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dc.contributor.authorHarding, A.J.E.
dc.contributor.authorMorbey, H.
dc.contributor.authorAhmed, F.
dc.contributor.authorOpdebeeck, C.
dc.contributor.authorElvish, R.
dc.contributor.authorLeroi, I.
dc.contributor.authorWilliamson, P.R.
dc.contributor.authorKeady, J.
dc.contributor.authorReilly, Siobhan T.
dc.date.accessioned2021-07-29T17:02:21Z
dc.date.accessioned2021-09-01T14:36:49Z
dc.date.available2021-07-29T17:02:21Z
dc.date.available2021-09-01T14:36:49Z
dc.date.issued2021
dc.identifier.citationHarding AJE, Morbey H, Ahmed F et al (2021) Core outcome set for nonpharmacological community-based interventions for people living with dementia at home: A systematic review of outcome measurement instruments. The Gerontologist. Accepted for Publication.en_US
dc.identifier.urihttp://hdl.handle.net/10454/18582
dc.descriptionYesen_US
dc.description.abstractIt is questionable whether existing outcome measurement instruments (OMIs) in dementia research reflect what key stakeholders' value. We attained consensus from over 300 key stakeholders, including people living with dementia, and identified 13 core outcome items for use in nonpharmacological and community-based interventions for people with dementia living at home. In this systematic review we review OMIs that have previously been used in dementia care research to determine how, or even if, the 13 core outcome items can be measured. We extracted self-reported OMIs from trials, reviews and reports of instrument development. Searches were undertaken in the ALOIS database, Medline, PsycINFO, CINAHL, socINDEX and COSMIN database. We aimed to assess the psychometric properties of OMI items for face validity with the core outcome items, content validity, internal consistency and responsiveness. We held a co-research workshop involving people living with dementia and care partners in order to ratify the findings. In total 347 OMIs were located from 354 sources. Of these 76 OMIs met the inclusion criteria. No OMIs were deemed to have sufficient face validity for the COS items, and no OMIs proceeded to further assessment. The 'best' available OMI is the Engagement and Independence in Dementia Questionnaire (EID-Q). This study provides a practical resource for those designing dementia research trials. Being able to measure the COS items would herald a paradigm shift for dementia research, be responsive to what key stakeholders value and enhance the ability to make comparisons.en_US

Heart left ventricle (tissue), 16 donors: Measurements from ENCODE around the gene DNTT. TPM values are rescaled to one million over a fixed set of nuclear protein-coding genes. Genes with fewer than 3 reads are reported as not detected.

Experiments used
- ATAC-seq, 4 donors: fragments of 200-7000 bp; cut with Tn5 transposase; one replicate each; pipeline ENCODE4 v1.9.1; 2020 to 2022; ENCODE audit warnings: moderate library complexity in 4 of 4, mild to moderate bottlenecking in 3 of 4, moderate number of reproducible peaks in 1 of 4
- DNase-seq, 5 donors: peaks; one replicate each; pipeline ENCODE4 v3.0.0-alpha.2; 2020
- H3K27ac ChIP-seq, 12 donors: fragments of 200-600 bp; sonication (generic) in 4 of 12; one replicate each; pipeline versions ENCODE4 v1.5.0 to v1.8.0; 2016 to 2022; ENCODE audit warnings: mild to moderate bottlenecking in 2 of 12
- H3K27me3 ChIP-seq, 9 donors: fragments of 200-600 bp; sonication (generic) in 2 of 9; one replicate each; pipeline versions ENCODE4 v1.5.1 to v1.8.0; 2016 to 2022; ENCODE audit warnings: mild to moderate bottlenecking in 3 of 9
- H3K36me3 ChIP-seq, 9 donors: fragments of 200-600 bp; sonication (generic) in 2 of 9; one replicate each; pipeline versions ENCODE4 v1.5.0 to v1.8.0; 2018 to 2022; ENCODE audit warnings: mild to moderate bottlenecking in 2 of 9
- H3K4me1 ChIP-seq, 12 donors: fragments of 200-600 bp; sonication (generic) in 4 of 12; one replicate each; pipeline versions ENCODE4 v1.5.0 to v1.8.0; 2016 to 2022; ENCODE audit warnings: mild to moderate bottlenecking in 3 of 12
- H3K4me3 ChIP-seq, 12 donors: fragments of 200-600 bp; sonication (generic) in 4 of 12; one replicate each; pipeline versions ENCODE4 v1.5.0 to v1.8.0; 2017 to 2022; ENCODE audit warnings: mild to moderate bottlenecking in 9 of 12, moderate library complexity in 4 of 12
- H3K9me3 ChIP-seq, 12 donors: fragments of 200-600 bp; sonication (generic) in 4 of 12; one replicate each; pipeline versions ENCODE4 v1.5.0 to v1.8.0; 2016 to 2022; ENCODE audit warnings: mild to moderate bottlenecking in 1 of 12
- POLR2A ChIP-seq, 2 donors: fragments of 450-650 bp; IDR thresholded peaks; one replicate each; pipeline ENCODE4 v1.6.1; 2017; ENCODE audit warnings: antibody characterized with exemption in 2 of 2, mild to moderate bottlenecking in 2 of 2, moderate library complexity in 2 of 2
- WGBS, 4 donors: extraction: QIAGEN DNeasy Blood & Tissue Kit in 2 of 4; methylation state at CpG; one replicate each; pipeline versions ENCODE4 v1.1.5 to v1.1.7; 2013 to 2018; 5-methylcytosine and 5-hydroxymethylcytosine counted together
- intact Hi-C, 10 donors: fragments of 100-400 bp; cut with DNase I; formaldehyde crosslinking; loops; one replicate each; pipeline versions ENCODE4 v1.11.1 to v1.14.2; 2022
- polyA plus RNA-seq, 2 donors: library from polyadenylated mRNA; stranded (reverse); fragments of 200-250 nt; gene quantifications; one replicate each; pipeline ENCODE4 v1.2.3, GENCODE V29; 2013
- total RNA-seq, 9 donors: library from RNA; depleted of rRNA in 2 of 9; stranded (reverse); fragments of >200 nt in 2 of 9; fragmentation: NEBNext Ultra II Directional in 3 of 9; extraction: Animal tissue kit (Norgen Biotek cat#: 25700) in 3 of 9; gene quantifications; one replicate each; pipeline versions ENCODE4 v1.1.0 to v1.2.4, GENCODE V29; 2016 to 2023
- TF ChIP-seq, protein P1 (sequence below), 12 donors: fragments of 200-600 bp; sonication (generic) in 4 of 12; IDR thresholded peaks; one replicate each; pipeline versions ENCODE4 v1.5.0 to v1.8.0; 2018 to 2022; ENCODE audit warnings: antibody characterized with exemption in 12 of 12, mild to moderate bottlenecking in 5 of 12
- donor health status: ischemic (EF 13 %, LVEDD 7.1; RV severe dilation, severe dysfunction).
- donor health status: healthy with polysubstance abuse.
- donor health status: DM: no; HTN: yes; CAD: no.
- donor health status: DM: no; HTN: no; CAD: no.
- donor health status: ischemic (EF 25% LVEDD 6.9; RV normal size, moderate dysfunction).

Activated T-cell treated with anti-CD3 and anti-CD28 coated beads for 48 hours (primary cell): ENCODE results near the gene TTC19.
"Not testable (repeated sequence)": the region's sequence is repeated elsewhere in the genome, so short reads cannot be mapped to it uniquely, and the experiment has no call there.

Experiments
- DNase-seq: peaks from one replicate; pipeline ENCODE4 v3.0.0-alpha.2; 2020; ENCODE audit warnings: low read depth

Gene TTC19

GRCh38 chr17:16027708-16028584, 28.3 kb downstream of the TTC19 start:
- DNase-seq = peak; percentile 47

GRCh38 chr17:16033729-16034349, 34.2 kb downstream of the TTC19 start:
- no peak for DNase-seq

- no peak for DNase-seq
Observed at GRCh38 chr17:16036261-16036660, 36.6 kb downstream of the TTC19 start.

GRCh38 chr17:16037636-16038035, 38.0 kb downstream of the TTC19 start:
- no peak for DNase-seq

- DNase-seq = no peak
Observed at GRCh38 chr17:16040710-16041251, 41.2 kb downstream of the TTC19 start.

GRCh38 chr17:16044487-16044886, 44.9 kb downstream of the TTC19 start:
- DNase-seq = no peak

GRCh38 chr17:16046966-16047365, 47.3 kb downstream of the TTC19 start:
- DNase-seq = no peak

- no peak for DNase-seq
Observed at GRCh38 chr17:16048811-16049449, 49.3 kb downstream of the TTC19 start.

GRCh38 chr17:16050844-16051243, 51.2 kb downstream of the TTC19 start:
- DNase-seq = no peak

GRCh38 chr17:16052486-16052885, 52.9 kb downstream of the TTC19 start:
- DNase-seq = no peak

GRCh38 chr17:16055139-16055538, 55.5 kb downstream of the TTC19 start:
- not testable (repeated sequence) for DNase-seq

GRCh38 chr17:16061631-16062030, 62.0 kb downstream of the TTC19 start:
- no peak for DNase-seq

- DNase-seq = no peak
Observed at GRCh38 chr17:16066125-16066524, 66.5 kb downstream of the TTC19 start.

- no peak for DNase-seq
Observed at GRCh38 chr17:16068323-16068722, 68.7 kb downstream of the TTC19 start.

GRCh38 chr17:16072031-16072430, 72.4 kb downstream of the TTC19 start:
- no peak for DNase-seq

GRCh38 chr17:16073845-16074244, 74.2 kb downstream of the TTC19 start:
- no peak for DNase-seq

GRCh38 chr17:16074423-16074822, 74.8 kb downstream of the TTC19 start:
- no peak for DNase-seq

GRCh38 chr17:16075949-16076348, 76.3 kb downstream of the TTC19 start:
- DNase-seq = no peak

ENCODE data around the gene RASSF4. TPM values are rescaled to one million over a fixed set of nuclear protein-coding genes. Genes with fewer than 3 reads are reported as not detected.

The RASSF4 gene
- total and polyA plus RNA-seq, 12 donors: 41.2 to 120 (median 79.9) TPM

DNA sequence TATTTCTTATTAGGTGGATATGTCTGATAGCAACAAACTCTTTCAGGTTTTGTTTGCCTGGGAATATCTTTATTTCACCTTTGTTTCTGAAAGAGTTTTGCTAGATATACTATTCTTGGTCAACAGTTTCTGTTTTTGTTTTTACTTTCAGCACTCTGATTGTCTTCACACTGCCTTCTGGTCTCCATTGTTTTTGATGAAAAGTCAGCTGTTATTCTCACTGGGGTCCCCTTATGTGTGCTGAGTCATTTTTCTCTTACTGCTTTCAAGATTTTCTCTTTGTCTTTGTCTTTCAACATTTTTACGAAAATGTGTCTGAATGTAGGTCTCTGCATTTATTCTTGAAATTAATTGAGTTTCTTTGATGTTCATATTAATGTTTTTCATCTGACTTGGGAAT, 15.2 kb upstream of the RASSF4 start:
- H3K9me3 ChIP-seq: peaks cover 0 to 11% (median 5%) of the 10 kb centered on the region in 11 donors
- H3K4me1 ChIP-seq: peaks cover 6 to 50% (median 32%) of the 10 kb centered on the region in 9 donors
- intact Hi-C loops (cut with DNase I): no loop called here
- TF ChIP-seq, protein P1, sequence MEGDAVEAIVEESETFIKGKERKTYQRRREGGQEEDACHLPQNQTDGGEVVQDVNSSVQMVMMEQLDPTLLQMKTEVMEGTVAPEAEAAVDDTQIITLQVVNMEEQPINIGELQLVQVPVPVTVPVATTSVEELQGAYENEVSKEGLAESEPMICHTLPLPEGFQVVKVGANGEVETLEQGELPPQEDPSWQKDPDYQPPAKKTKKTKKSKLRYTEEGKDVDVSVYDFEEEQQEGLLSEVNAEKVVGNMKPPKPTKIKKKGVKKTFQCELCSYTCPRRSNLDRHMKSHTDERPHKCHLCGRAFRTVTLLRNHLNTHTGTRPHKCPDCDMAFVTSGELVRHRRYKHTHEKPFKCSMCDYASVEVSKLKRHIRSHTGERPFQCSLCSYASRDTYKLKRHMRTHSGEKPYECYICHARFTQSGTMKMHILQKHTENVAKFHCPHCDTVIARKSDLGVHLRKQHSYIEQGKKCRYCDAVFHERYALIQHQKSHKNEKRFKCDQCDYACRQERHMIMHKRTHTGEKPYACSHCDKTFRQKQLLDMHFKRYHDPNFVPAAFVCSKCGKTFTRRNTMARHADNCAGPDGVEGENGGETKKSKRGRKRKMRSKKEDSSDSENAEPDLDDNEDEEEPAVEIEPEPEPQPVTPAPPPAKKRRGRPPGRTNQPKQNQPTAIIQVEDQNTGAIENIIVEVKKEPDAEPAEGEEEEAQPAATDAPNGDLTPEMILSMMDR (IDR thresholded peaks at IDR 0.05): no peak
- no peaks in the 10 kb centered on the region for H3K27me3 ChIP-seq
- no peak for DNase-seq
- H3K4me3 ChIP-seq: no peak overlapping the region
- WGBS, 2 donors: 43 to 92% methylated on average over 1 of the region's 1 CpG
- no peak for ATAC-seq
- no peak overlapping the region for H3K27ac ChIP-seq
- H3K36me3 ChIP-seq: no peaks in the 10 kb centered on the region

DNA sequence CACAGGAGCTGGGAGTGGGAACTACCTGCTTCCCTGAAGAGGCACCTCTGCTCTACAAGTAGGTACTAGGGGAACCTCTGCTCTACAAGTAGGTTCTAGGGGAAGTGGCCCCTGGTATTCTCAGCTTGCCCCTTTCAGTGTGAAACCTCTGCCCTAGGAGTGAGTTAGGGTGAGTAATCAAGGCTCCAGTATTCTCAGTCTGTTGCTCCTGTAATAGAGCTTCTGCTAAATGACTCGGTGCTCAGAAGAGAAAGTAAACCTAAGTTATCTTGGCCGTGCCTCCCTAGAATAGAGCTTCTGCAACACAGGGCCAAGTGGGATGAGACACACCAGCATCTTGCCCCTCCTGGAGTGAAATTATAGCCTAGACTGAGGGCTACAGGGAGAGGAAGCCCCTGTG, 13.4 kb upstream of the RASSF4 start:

dc.description.sponsorshipThis study was funded jointly by the Economic and Social Research Council (ESRC) and the National Institute for Health Research (NIHR). ESRC is part of UK Research and Innovation (UKRI).en_US
dc.language.isoenen_US
dc.relation.isreferencedbyhttps://doi.org/10.1093/geront/gnaa071en_US
dc.rights© The Author(s) 2020. Published by Oxford University Press on behalf of The Gerontological Society of America. This is an Open Access article distributed under the terms of the Creative Commons Attribution License (http://creativecommons.org/licenses/by/4.0/), which permits unrestricted reuse, distribution, and reproduction in any medium, provided the original work is properly cited.en_US
dc.subjectDementiaen_US
dc.subjectAlzheimer's diseaseen_US
dc.subjectMeasurementen_US
dc.subjectOutcomeen_US
dc.subjectCore outcome seten_US
dc.titleA core outcome set for nonpharmacological community-based interventions for people living with dementia at home: A systematic review of outcome measurement instrumentsen_US
dc.status.refereedYesen_US
dc.date.Accepted2020-06-05
dc.date.application2020-06-25
dc.typeArticleen_US
dc.type.versionPublished versionen_US
dc.date.updated2021-07-29T16:02:22Z
refterms.dateFOA2021-09-01T14:37:17Z
dc.openaccess.statusGolden_US


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